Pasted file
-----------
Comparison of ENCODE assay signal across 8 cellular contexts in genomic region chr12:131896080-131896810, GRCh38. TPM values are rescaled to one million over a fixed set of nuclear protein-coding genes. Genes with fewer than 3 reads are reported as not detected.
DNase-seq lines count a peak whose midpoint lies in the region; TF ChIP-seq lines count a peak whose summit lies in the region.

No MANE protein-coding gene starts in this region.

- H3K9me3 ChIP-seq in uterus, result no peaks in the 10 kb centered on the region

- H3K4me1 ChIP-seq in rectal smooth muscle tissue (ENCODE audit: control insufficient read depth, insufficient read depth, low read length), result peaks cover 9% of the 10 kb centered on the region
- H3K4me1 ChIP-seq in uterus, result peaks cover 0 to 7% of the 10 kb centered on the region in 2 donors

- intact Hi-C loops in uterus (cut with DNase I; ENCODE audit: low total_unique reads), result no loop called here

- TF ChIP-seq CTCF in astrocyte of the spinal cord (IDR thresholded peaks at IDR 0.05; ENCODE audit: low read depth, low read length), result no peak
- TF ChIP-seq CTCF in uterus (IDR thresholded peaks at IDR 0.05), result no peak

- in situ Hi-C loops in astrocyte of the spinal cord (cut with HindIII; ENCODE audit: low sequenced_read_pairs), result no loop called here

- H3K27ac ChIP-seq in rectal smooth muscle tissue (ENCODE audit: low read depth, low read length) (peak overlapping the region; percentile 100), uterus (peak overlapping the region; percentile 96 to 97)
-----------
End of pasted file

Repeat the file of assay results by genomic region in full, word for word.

Comparison of ENCODE assay signal across 8 cellular contexts in genomic region chr12:131896080-131896810, GRCh38. TPM values are rescaled to one million over a fixed set of nuclear protein-coding genes. Genes with fewer than 3 reads are reported as not detected.
DNase-seq lines count a peak whose midpoint lies in the region; TF ChIP-seq lines count a peak whose summit lies in the region.

No MANE protein-coding gene starts in this region.

- H3K9me3 ChIP-seq in uterus, result no peaks in the 10 kb centered on the region

- H3K4me1 ChIP-seq in rectal smooth muscle tissue (ENCODE audit: control insufficient read depth, insufficient read depth, low read length), result peaks cover 9% of the 10 kb centered on the region
- H3K4me1 ChIP-seq in uterus, result peaks cover 0 to 7% of the 10 kb centered on the region in 2 donors

- intact Hi-C loops in uterus (cut with DNase I; ENCODE audit: low total_unique reads), result no loop called here

- TF ChIP-seq CTCF in astrocyte of the spinal cord (IDR thresholded peaks at IDR 0.05; ENCODE audit: low read depth, low read length), result no peak
- TF ChIP-seq CTCF in uterus (IDR thresholded peaks at IDR 0.05), result no peak

- in situ Hi-C loops in astrocyte of the spinal cord (cut with HindIII; ENCODE audit: low sequenced_read_pairs), result no loop called here

- H3K27ac ChIP-seq in rectal smooth muscle tissue (ENCODE audit: low read depth, low read length) (peak overlapping the region; percentile 100), uterus (peak overlapping the region; percentile 96 to 97)